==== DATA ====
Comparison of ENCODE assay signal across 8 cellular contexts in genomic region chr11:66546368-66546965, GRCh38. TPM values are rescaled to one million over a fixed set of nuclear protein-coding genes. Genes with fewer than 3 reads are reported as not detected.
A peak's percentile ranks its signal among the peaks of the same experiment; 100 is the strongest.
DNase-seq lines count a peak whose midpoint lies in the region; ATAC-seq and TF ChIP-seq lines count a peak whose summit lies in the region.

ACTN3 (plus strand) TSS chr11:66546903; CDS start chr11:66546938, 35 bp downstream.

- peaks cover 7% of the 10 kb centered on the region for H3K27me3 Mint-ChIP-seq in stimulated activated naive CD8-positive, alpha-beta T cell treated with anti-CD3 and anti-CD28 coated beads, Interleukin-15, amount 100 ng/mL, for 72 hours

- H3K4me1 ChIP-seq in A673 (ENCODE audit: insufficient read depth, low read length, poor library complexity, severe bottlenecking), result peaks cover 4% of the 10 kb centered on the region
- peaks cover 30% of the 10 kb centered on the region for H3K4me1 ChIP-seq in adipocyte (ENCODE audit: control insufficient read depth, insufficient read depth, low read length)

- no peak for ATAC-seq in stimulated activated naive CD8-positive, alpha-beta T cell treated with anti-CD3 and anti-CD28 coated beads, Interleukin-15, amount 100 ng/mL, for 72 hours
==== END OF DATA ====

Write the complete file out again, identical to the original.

Comparison of ENCODE assay signal across 8 cellular contexts in genomic region chr11:66546368-66546965, GRCh38. TPM values are rescaled to one million over a fixed set of nuclear protein-coding genes. Genes with fewer than 3 reads are reported as not detected.
A peak's percentile ranks its signal among the peaks of the same experiment; 100 is the strongest.
DNase-seq lines count a peak whose midpoint lies in the region; ATAC-seq and TF ChIP-seq lines count a peak whose summit lies in the region.

ACTN3 (plus strand) TSS chr11:66546903; CDS start chr11:66546938, 35 bp downstream.

- peaks cover 7% of the 10 kb centered on the region for H3K27me3 Mint-ChIP-seq in stimulated activated naive CD8-positive, alpha-beta T cell treated with anti-CD3 and anti-CD28 coated beads, Interleukin-15, amount 100 ng/mL, for 72 hours

- H3K4me1 ChIP-seq in A673 (ENCODE audit: insufficient read depth, low read length, poor library complexity, severe bottlenecking), result peaks cover 4% of the 10 kb centered on the region
- peaks cover 30% of the 10 kb centered on the region for H3K4me1 ChIP-seq in adipocyte (ENCODE audit: control insufficient read depth, insufficient read depth, low read length)

- no peak for ATAC-seq in stimulated activated naive CD8-positive, alpha-beta T cell treated with anti-CD3 and anti-CD28 coated beads, Interleukin-15, amount 100 ng/mL, for 72 hours